NASHUA, N.H. (AP) — The conversation around racial integration in baseball often revolves around Jackie Robinson, who broke the major league color barrier in 1947 with the Brooklyn Dodgers.
But a year earlier, history was being made in the city of Nashua, New Hampshire. It was here that Hall of Fame catcher Roy Campanella and Cy Young Award-winning pitcher Don Newcombe would join the Nashua Dodgers, making the minor league club the first racially integrated baseball team in the United States.
They played at the 86-year-old Holman Stadium, which celebrated their achievements Tuesday night by adding the venue to a stop on the Black Heritage Trail of New Hampshire. A marker was unveiled before the Nashua Silver Knights game. The team plays in the Futures League.
Already, the 2,825-seat stadium serves as a shrine of sorts to the players. Visitors are greeted with banners of the players at the entrance, and access streets leading to the venue have been named in their honor. Their Dodgers numbers — 36 for Newcombe, 39 for Campanella and 42 for Robinson — adorn the outfield brick wall.
“They hit a home run with Nashua,” said Mark Langill, the team historian for the Los Angeles Dodgers. “It worked out and it was really the launching point to a new chapter, a new era in baseball. “The two players obviously had the ability. They not only needed the chance but they needed the setting to play the game like everyone before them.”
Campanella and Newcombe were part of a plan by Branch Rickey, the team president of the Brooklyn Dodgers, to break baseball’s color barrier. While Robinson was playing for a Triple-A Dodger affiliate in Montreal in 1946, Rickey sent Campanella and Newcombe to a Class B Nashua farm team after being told they wouldn’t be welcome in a Midwest league because they were Black. Both were signed from the Negro Leagues.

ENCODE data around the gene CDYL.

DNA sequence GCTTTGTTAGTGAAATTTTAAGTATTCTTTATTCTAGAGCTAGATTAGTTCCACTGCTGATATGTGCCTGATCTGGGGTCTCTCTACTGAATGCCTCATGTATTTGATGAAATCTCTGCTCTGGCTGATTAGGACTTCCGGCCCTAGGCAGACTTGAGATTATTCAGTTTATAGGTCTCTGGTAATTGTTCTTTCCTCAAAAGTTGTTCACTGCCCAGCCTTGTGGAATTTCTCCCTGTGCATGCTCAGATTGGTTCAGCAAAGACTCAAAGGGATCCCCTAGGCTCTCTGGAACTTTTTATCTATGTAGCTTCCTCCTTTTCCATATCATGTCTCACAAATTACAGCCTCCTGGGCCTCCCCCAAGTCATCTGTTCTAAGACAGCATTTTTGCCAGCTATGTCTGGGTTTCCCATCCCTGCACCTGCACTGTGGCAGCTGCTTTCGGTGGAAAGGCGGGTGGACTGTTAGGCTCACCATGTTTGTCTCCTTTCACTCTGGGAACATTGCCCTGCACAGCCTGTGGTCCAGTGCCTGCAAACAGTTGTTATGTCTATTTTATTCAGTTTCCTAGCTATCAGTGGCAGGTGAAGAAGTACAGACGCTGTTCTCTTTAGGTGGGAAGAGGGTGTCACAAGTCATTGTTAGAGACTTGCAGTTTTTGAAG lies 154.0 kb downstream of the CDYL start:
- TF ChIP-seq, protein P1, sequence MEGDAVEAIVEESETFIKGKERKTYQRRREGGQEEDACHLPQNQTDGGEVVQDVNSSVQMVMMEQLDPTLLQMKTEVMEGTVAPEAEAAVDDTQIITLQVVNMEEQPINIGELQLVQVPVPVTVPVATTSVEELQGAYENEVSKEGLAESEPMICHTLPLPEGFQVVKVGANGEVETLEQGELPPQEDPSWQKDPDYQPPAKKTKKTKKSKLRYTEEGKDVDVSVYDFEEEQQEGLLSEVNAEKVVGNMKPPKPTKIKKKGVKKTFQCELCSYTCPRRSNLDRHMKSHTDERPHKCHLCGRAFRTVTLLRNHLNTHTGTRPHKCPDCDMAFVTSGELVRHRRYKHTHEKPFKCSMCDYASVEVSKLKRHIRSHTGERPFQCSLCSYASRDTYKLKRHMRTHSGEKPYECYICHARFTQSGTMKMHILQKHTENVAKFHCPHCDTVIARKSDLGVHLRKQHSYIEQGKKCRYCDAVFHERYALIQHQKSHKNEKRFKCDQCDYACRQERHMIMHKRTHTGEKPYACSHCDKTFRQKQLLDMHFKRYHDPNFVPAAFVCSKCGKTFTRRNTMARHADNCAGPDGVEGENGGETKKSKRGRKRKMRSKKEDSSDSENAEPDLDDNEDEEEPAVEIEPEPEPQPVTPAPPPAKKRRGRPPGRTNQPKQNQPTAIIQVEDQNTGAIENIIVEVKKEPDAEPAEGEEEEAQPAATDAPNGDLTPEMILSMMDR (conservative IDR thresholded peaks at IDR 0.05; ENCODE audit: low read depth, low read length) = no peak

Nashua, an industrial city known for its foundries and textile mills, proved welcoming to the two budding stars. Newcombe would later say they did face abuse from some opposing teams.
Lured by the numerous factories, workers from around the globe had settled in Nashua including French-Canadian, Jewish and Irish families. Newcombe recalled he was given his first car by a dealership in Nashua and that he lived with a white family while he was there.
“Don always had very, very good things to say about playing in Nashua,” said Karen Newcombe, Don Newcombe’s widow who will be at the ceremony Tuesday.
“Nashua has held a special place in Don’s heart, always,” she said. “While people of color were facing so many hardships all over the country in 1946, Don considered his experience in Nashua to be a positive one. The people there valued Don and Roy, which allowed them to focus on the reason they were there in the first place, to play baseball. That is all they wanted to do.”
Hall of Fame manager Walter Alston had so much faith in Campanella that he left him in charge after getting ejected from a game in Lawrence, Massachusetts. That made Campanella the first Black manager. Nashua won the game.